Oklahoma Gas & Electric is seeking state regulatory approval for changing its rate structure due to those customers who put rooftop solar units or other alternative energy additions on their homes. If approved, those specific customers could pay about $15 more per month than they do now.
OG&E asked the Oklahoma Corporation Commission to allow it to change the rate design. A regulatory consultant retained by the utility, Roger Walkingstick, said OG&E is not proposing a surcharge on customers who install distributed energy (DE) units at their homes, but rather “rates based on embedded cost principles.”
“Rates are made up of several components: production (generation) costs, customer costs, energy costs, demand related costs and fuel costs,” Walkingstick said in his written testimony. “Current non-demand rate structures tend to lump these components together which incorrectly provides DG customers with more credit than the actual embedded benefit that is supplied by their DG facilities.”
OG&E’s service territory, which overall has more than 700,000 customers in Oklahoma and eastern Arkansas, has only 245 customers with DG installations, according to the testimony. Of those, 217 are solar, while 201 of the DG installations are less than 6 kW facilities.
Reportedly only 15 of those current customers would be affected by an added tariff if and when it’s approved. The remainder would be exempt if they installed their DG facilities before the Nov. 1, 2014 effective date of Senate Bill 1456, which required new DG tariffs be in place by the end of this year.
Oklahoma’s second largest public utility, AEP-Public Service Co. of Oklahoma, likely will file its own DG rate case in September. AEP-PSO has about 120 DG customers.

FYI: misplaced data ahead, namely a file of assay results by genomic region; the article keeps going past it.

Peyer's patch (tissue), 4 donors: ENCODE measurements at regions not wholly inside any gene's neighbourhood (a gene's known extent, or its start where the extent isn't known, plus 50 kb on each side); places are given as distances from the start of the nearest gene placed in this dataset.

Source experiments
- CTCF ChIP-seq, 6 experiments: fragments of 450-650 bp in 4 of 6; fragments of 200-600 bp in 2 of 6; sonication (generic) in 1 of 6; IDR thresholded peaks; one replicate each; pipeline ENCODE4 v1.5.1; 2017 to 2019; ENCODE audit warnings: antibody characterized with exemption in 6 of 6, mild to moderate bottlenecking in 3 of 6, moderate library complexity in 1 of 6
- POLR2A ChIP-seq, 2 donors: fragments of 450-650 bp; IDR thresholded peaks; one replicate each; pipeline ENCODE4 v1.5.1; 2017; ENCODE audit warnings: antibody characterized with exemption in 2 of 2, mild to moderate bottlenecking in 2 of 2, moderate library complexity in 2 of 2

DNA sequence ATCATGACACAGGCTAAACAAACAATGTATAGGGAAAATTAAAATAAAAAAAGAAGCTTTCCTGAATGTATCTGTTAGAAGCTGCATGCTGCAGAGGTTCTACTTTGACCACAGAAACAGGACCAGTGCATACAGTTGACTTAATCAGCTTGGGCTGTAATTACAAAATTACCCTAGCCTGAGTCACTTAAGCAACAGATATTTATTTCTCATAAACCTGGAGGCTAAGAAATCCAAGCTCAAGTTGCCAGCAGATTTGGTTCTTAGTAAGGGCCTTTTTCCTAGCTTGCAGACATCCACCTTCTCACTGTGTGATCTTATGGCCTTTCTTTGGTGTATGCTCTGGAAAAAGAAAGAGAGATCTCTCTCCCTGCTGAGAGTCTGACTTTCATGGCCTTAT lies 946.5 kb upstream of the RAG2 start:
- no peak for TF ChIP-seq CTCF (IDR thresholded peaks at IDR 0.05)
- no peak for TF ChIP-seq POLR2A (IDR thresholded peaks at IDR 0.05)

OG&E contends that the rest of the customer base under the current rate structure is subsidizing DG customers
“Yes, subsidy has been a long-time issue associated with most DG installations,” Walkingtstick’s testimony reads. “As the price of DG units continue to decline, it is likely more and more DG units will be installed. Therefore, OG&E believes now is the time to address the issue before the number of DG customers becomes significant. If OG&E were to wait to address the issue when the DG customer count is significant, the impact would be economically disruptive to DG customers.”
OG&E currently has three components to its billing—energy and fuel charges (both on kWh basis) and a customer charge. The new structure would add a fourth part for demand charge per kWh.
The Oklahoma City-based utility also has filed a new net-metering plan and optional purchase plan. The current residential DG subscriber with a 4 kW rooftop solar system producing about 475 kWh per month gets a bill reduction of about $43 per month.
Under the new proposal, that reduction would fall to about $28 per month.
Many states, from Massachusetts to Nevada, are battling over distributed generation and net-metering issues (or how much a DG customer is paid for the energy they put back on the grid).
Electric Light & Power first reported earlier this week that state regulators were still considering Arizona Public Service’s request for a $21 monthly fee on new rooftop solar installations. (Read that story here)